Practical advice: No decision is flawless. It’s okay to take risks and make mistakes. That’s part of learning and growth. So, have faith in yourself and make your decision. Everything will work out.
Mistake #5: Constant need for reassurance
You might find yourself asking, “Do you still love me?” “Are you satisfied with me?” or “Did I mess up?” You might detect small changes in your partner’s behavior and instantly worry about your relationship.
I used to be quite insecure early on in my relationship.
There were days when my partner would come home quieter than usual. My overactive mind would jump to, “Did I upset you?” or “Are you losing interest in me?”
But that wasn’t the case. His boss was just giving him a hard time at work.
My persistent need for reassurance created a strain in our relationship. Put yourself in your partner’s shoes: It’s like constantly asking someone if they’re okay even after they’ve told you they are.
Advice if you’re like me: You need to trust your partner and the strength of your relationship. Open, honest communication can help soothe your worries. Remember, everyone has off days; it doesn’t always mean something’s wrong.
Mistake #6: Neglecting self-care
Over-thinkers often make a typical mistake – they’re so absorbed in their thoughts that they neglect their own needs.
What happens as a result? Stress and anxiety increase, potentially causing health problems, and these can negatively impact their relationships.
Consider this. If you’re not in a good mental and physical state, can you truly be present and compassionate in your relationship?
Studies back up this idea. One research project discovered that happy individuals argue less and are better at settling disagreements. This is due to the fact that mental health enhances communication, empathy, and optimism, which can result in more solid and harmonious relationships.
Advice on self-care: Reserve some time just for yourself. Participate in things that make you happy and help you unwind, like reading a book, running, or just taking a moment to breathe.
Keep in mind, looking after yourself isn’t selfish; it’s essential for maintaining healthy relationships.
Mistake #7: Fear of conflict
“Will I upset him?” “What if my opinion triggers a fight?” These thoughts used to overwhelm me. So, to steer clear of anything negative, I used to fear conflicts and avoid any arguments or disagreements.
However, after years of self-improvement, I’ve realized that avoiding conflict also means avoiding solutions. I used to believe conflicts were harmful and should be avoided. But that’s not always the case.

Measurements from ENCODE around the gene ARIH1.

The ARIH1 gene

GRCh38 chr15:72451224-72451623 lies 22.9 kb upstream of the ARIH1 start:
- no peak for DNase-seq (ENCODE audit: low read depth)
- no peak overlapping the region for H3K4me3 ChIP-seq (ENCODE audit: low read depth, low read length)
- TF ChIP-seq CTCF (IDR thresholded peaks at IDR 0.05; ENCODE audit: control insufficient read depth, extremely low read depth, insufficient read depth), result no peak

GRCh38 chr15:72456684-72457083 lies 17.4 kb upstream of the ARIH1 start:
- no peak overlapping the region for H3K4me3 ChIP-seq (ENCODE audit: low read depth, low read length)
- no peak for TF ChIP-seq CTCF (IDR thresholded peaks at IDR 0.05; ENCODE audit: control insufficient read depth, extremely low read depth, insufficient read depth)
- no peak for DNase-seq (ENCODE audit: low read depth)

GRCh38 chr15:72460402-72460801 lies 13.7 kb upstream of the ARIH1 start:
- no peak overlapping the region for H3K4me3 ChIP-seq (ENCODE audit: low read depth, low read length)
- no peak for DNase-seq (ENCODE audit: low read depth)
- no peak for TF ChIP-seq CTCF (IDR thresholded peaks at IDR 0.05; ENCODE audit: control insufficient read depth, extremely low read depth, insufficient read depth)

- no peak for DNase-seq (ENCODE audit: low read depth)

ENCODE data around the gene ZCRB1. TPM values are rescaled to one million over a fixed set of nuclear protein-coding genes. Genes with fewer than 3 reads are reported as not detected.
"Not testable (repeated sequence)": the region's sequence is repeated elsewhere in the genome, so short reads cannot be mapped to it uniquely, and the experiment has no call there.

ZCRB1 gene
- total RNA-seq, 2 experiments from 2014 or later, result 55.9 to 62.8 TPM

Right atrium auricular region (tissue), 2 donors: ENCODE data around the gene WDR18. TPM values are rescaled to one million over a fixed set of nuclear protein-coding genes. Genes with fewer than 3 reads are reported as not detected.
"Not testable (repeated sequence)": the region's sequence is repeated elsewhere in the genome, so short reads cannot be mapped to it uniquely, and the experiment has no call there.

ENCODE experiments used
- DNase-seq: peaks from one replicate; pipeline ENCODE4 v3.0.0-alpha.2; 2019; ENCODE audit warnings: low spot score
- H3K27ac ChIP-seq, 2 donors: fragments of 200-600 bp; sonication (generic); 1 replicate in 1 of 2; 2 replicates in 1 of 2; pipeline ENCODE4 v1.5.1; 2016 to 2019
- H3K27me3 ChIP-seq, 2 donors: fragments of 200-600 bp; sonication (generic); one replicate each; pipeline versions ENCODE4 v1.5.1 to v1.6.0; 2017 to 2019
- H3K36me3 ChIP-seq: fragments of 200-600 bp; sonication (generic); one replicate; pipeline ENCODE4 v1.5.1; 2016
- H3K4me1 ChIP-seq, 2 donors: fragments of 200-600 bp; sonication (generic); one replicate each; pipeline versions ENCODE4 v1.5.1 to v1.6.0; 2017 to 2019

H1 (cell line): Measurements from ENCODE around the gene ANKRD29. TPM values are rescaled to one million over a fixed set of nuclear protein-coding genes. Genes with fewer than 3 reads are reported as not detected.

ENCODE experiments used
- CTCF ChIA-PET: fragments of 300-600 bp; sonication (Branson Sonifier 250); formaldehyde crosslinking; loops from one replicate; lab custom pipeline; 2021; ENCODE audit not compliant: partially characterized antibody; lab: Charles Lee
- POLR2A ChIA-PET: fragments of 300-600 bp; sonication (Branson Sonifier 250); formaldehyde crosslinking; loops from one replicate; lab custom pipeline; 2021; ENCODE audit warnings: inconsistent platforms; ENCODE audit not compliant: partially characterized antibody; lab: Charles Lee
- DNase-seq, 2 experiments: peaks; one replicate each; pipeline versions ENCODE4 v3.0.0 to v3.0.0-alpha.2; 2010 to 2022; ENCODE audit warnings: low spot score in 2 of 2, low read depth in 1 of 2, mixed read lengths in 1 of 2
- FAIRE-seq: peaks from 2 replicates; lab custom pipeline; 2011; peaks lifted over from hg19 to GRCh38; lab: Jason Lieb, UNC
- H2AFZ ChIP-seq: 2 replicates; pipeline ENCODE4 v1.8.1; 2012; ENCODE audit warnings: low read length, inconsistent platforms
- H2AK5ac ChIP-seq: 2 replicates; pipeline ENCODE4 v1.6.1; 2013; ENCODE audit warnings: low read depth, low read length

In fact, a 2017 study by Overall & McNulty found that conflict is a useful means for partners to express their needs and desires. So, shunning conflict might seem beneficial in the short term, but it can actually harm the relationship in the long run.
Advice for those who fear conflict: Embrace the courage to openly communicate your emotions and desires.
Understand that it’s perfectly acceptable to hold differing opinions, and there’s no need to resolve every issue immediately. When handled the right way, conflicts can lead to understanding and a stronger bond.
Mistake #8: Comparing your relationship to others
Overthinkers can sometimes compare their relationship to others and feel inferior. You might see other couples and think, “Why don’t we look as content as them?” or “Why can’t we be as successful as they are?”
I know someone who’s married, and it all seems just like a fairy tale. They have a cute kid, they’re always on some fun trip, they live in a high-end area, and they appear to be deeply in love. But she told me a secret – she’s tired of his bossy ways.
That situation helped me understand how much unnecessary disappointment and sadness I had brought upon myself by comparing. I learned an important lesson – every relationship is special and has its own pace.
If you’re comparing your relationship to others, remember: Each relationship is unique. What’s good for one couple may not work for another.
So, concentrate on your relationship and what makes you happy. Believe me! Everyone has good times and bad times; they just may not show it.
And there it is! The overthinker’s guide to common relationship mistakes. It might take a bit of time and effort to overcome these challenges, but remember – it’s a journey.
You’re not on your own, and there’s always help if you need it. Be kind to yourself, and make sure to enjoy the ride.